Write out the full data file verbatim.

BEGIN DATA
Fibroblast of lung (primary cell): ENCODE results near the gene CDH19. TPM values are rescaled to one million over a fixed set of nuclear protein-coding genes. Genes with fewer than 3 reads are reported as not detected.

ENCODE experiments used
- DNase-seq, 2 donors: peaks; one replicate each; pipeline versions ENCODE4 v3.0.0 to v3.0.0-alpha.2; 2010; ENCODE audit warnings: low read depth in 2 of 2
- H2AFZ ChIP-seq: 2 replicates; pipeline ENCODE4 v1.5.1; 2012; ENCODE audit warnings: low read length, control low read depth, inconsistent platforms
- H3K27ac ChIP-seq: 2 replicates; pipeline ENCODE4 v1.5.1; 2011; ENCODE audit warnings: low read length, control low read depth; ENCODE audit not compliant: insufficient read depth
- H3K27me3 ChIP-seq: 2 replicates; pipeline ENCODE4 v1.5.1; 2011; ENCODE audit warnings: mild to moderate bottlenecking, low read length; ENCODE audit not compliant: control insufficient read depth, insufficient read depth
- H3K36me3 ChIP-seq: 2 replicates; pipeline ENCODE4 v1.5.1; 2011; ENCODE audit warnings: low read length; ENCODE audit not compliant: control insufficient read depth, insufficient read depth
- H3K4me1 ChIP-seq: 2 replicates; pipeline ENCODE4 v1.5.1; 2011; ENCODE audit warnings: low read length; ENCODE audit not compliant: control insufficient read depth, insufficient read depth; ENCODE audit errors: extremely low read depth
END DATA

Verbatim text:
Fibroblast of lung (primary cell): ENCODE results near the gene CDH19. TPM values are rescaled to one million over a fixed set of nuclear protein-coding genes. Genes with fewer than 3 reads are reported as not detected.

ENCODE experiments used
- DNase-seq, 2 donors: peaks; one replicate each; pipeline versions ENCODE4 v3.0.0 to v3.0.0-alpha.2; 2010; ENCODE audit warnings: low read depth in 2 of 2
- H2AFZ ChIP-seq: 2 replicates; pipeline ENCODE4 v1.5.1; 2012; ENCODE audit warnings: low read length, control low read depth, inconsistent platforms
- H3K27ac ChIP-seq: 2 replicates; pipeline ENCODE4 v1.5.1; 2011; ENCODE audit warnings: low read length, control low read depth; ENCODE audit not compliant: insufficient read depth
- H3K27me3 ChIP-seq: 2 replicates; pipeline ENCODE4 v1.5.1; 2011; ENCODE audit warnings: mild to moderate bottlenecking, low read length; ENCODE audit not compliant: control insufficient read depth, insufficient read depth
- H3K36me3 ChIP-seq: 2 replicates; pipeline ENCODE4 v1.5.1; 2011; ENCODE audit warnings: low read length; ENCODE audit not compliant: control insufficient read depth, insufficient read depth
- H3K4me1 ChIP-seq: 2 replicates; pipeline ENCODE4 v1.5.1; 2011; ENCODE audit warnings: low read length; ENCODE audit not compliant: control insufficient read depth, insufficient read depth; ENCODE audit errors: extremely low read depth